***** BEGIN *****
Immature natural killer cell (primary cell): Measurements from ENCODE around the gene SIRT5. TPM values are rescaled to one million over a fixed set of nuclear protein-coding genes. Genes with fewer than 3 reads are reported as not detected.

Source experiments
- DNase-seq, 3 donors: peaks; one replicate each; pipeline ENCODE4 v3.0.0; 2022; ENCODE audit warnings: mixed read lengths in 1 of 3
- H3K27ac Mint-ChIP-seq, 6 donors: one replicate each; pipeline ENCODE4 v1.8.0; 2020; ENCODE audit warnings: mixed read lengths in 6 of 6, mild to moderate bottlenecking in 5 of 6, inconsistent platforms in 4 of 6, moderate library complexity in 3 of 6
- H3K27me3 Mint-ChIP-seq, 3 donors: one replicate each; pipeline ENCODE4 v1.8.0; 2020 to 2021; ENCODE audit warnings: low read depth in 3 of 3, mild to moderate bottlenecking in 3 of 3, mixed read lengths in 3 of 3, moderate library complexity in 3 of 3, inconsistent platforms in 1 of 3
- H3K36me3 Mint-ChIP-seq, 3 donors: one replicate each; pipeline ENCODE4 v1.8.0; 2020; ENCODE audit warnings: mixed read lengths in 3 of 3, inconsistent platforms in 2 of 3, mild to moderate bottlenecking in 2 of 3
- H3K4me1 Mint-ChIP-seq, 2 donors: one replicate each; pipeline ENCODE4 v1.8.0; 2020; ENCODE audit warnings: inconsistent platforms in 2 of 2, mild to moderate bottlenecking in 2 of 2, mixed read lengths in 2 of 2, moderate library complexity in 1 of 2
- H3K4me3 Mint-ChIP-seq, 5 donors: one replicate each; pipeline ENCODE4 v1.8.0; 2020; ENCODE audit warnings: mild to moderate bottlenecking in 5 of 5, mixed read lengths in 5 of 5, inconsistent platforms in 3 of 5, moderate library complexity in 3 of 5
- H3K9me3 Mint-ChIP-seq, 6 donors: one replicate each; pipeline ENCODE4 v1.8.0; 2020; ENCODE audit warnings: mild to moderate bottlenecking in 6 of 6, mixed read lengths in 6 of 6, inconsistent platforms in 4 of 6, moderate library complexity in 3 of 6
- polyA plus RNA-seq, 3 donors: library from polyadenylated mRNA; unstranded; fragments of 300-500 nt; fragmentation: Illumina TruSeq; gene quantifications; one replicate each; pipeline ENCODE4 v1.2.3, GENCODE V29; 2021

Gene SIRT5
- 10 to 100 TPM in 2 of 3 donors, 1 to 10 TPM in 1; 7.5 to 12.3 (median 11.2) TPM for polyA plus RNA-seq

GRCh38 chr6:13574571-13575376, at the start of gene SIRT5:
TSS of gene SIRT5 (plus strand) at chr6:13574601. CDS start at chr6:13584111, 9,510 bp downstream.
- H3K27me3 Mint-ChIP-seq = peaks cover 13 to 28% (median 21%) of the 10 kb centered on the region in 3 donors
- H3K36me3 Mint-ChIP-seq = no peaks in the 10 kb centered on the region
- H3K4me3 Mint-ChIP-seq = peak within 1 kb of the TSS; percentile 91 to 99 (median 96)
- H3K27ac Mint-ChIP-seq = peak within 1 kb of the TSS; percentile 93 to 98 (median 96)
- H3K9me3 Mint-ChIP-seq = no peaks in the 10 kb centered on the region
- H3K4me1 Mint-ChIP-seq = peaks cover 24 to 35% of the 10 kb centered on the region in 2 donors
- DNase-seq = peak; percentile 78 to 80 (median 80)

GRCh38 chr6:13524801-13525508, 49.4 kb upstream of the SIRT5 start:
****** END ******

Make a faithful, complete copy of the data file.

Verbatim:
Immature natural killer cell (primary cell): Measurements from ENCODE around the gene SIRT5. TPM values are rescaled to one million over a fixed set of nuclear protein-coding genes. Genes with fewer than 3 reads are reported as not detected.

Source experiments
- DNase-seq, 3 donors: peaks; one replicate each; pipeline ENCODE4 v3.0.0; 2022; ENCODE audit warnings: mixed read lengths in 1 of 3
- H3K27ac Mint-ChIP-seq, 6 donors: one replicate each; pipeline ENCODE4 v1.8.0; 2020; ENCODE audit warnings: mixed read lengths in 6 of 6, mild to moderate bottlenecking in 5 of 6, inconsistent platforms in 4 of 6, moderate library complexity in 3 of 6
- H3K27me3 Mint-ChIP-seq, 3 donors: one replicate each; pipeline ENCODE4 v1.8.0; 2020 to 2021; ENCODE audit warnings: low read depth in 3 of 3, mild to moderate bottlenecking in 3 of 3, mixed read lengths in 3 of 3, moderate library complexity in 3 of 3, inconsistent platforms in 1 of 3
- H3K36me3 Mint-ChIP-seq, 3 donors: one replicate each; pipeline ENCODE4 v1.8.0; 2020; ENCODE audit warnings: mixed read lengths in 3 of 3, inconsistent platforms in 2 of 3, mild to moderate bottlenecking in 2 of 3
- H3K4me1 Mint-ChIP-seq, 2 donors: one replicate each; pipeline ENCODE4 v1.8.0; 2020; ENCODE audit warnings: inconsistent platforms in 2 of 2, mild to moderate bottlenecking in 2 of 2, mixed read lengths in 2 of 2, moderate library complexity in 1 of 2
- H3K4me3 Mint-ChIP-seq, 5 donors: one replicate each; pipeline ENCODE4 v1.8.0; 2020; ENCODE audit warnings: mild to moderate bottlenecking in 5 of 5, mixed read lengths in 5 of 5, inconsistent platforms in 3 of 5, moderate library complexity in 3 of 5
- H3K9me3 Mint-ChIP-seq, 6 donors: one replicate each; pipeline ENCODE4 v1.8.0; 2020; ENCODE audit warnings: mild to moderate bottlenecking in 6 of 6, mixed read lengths in 6 of 6, inconsistent platforms in 4 of 6, moderate library complexity in 3 of 6
- polyA plus RNA-seq, 3 donors: library from polyadenylated mRNA; unstranded; fragments of 300-500 nt; fragmentation: Illumina TruSeq; gene quantifications; one replicate each; pipeline ENCODE4 v1.2.3, GENCODE V29; 2021

Gene SIRT5
- 10 to 100 TPM in 2 of 3 donors, 1 to 10 TPM in 1; 7.5 to 12.3 (median 11.2) TPM for polyA plus RNA-seq

GRCh38 chr6:13574571-13575376, at the start of gene SIRT5:
TSS of gene SIRT5 (plus strand) at chr6:13574601. CDS start at chr6:13584111, 9,510 bp downstream.
- H3K27me3 Mint-ChIP-seq = peaks cover 13 to 28% (median 21%) of the 10 kb centered on the region in 3 donors
- H3K36me3 Mint-ChIP-seq = no peaks in the 10 kb centered on the region
- H3K4me3 Mint-ChIP-seq = peak within 1 kb of the TSS; percentile 91 to 99 (median 96)
- H3K27ac Mint-ChIP-seq = peak within 1 kb of the TSS; percentile 93 to 98 (median 96)
- H3K9me3 Mint-ChIP-seq = no peaks in the 10 kb centered on the region
- H3K4me1 Mint-ChIP-seq = peaks cover 24 to 35% of the 10 kb centered on the region in 2 donors
- DNase-seq = peak; percentile 78 to 80 (median 80)

GRCh38 chr6:13524801-13525508, 49.4 kb upstream of the SIRT5 start: